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J Vet Intern Med. 2017 Mar;31(2):486-491. doi: 10.1111/jvim.14680. Epub 2017 Mar 3.

Quantification of Urine Elimination Behaviors in Cats with a Video Recording System.

Author information

1
Department of Small Animal Clinical Sciences, College of Veterinary Medicine, Michigan State University, East Lansing, MI.
2
Department of Large Animal Clinical Sciences, College of Veterinary Medicine, Michigan State University, East Lansing, MI.
3
Center for Academic Technology, College of Veterinary Medicine, Michigan State University, East Lansing, MI.

Abstract

BACKGROUND:

Urinary disorders in cats often require subjective caregiver quantification of clinical signs to establish a diagnosis and monitor therapeutic outcomes.

OBJECTIVE:

To investigate use of a video recording system (VRS) to better assess and quantify urination behaviors in cats.

ANIMALS:

Eleven healthy cats and 8 cats with disorders potentially associated with abnormal urination patterns.

METHODS:

Prospective study design. Litter box urination behaviors were quantified with a VRS for 14 days and compared to daily caregiver observations. Video recordings were analyzed by a behavior analysis software program.

RESULTS:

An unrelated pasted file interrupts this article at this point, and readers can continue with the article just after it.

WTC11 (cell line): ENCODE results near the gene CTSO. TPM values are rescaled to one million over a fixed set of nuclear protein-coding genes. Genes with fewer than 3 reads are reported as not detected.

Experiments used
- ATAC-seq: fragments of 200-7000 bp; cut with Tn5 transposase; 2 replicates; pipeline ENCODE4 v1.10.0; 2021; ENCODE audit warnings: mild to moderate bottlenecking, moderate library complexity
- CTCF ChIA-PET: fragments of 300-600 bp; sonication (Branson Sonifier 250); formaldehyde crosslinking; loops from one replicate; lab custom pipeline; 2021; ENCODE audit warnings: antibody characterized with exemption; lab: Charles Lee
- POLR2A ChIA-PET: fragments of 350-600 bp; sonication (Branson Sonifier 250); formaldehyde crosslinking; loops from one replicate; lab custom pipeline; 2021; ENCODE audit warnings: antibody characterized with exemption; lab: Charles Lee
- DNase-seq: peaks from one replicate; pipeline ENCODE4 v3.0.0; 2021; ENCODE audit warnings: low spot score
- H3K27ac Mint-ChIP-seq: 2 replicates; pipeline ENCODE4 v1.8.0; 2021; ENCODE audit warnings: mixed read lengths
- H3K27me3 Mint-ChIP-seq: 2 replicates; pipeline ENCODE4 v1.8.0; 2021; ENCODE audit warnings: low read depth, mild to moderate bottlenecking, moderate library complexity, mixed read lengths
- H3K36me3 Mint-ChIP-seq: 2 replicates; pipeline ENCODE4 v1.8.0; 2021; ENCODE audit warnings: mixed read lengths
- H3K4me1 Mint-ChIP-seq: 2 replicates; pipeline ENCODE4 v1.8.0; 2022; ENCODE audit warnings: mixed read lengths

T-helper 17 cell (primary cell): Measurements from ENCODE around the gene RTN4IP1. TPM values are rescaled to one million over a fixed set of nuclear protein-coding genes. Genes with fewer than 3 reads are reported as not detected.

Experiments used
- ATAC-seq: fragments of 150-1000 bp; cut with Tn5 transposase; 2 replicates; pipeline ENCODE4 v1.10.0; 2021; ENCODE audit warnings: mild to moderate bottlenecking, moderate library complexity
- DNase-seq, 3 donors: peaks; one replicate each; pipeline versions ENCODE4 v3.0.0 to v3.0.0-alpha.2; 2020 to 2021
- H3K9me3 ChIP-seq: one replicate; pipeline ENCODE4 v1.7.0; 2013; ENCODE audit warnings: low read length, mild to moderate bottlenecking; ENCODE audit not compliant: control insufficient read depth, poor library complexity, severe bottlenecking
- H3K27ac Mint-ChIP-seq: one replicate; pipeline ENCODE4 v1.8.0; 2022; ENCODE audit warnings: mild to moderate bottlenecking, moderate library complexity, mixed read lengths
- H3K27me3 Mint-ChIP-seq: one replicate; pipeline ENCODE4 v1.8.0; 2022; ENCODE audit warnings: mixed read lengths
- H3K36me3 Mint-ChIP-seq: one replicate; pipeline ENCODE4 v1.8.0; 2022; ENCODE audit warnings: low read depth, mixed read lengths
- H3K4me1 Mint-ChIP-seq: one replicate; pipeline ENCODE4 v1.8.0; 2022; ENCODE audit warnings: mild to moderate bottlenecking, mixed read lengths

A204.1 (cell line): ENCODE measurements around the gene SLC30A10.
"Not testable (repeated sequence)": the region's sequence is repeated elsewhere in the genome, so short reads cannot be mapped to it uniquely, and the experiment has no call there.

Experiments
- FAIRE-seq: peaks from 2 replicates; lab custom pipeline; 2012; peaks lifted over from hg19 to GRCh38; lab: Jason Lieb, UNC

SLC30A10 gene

The mean number of urinations per day detected by VRS (2.5 ± 0.7) was significantly higher compared with caregiver observations (0.6 ± 0.6; P < .0001). Five cats were never observed in the litter box by their caregivers. The mean number of urinations per day detected by VRS was significantly higher for abnormal cats (2.9 ± 0.7) compared with healthy cats (2.1 ± 0.7; P = .02); there were no apparent differences in frequency between these groups reported by caregivers (0.7 ± 1.0 and 0.5 ± 1.0, respectively). There were no differences in mean urination time between healthy and abnormal cats as determined by VRS or caregivers. Mean cover-up time determined by VRS was significantly longer in healthy cats (22.7 ± 12.9 seconds/urination) compared with abnormal cats (8.7 ± 12.9 seconds/urination; P = .03); differences in cover-up time were not detected by caregivers.

CONCLUSIONS AND CLINICAL IMPORTANCE:

Caregivers commonly underestimate urination frequency in cats when compared to video-based observations. Video recording appears to facilitate objective assessment of urination behaviors and could be of value in future clinical studies of urinary disorders in cats.

KEYWORDS:

Chronic kidney disease; Feline idiopathic cystitis; Urination frequency; Urination time

PMID:
28256091
PMCID:
PMC5354006
DOI:
10.1111/jvim.14680
[Indexed for MEDLINE]
Free PMC Article

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